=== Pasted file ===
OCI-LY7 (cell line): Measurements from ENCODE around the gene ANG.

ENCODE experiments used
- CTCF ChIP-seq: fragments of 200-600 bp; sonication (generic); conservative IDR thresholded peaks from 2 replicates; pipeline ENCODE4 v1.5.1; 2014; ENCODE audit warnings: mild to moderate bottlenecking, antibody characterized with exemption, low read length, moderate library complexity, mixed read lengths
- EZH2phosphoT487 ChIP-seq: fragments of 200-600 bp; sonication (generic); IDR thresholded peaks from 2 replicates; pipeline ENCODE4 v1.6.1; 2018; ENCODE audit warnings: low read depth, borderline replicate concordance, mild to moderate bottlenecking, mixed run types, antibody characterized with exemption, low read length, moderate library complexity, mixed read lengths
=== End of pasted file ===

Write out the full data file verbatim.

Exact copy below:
OCI-LY7 (cell line): Measurements from ENCODE around the gene ANG.

ENCODE experiments used
- CTCF ChIP-seq: fragments of 200-600 bp; sonication (generic); conservative IDR thresholded peaks from 2 replicates; pipeline ENCODE4 v1.5.1; 2014; ENCODE audit warnings: mild to moderate bottlenecking, antibody characterized with exemption, low read length, moderate library complexity, mixed read lengths
- EZH2phosphoT487 ChIP-seq: fragments of 200-600 bp; sonication (generic); IDR thresholded peaks from 2 replicates; pipeline ENCODE4 v1.6.1; 2018; ENCODE audit warnings: low read depth, borderline replicate concordance, mild to moderate bottlenecking, mixed run types, antibody characterized with exemption, low read length, moderate library complexity, mixed read lengths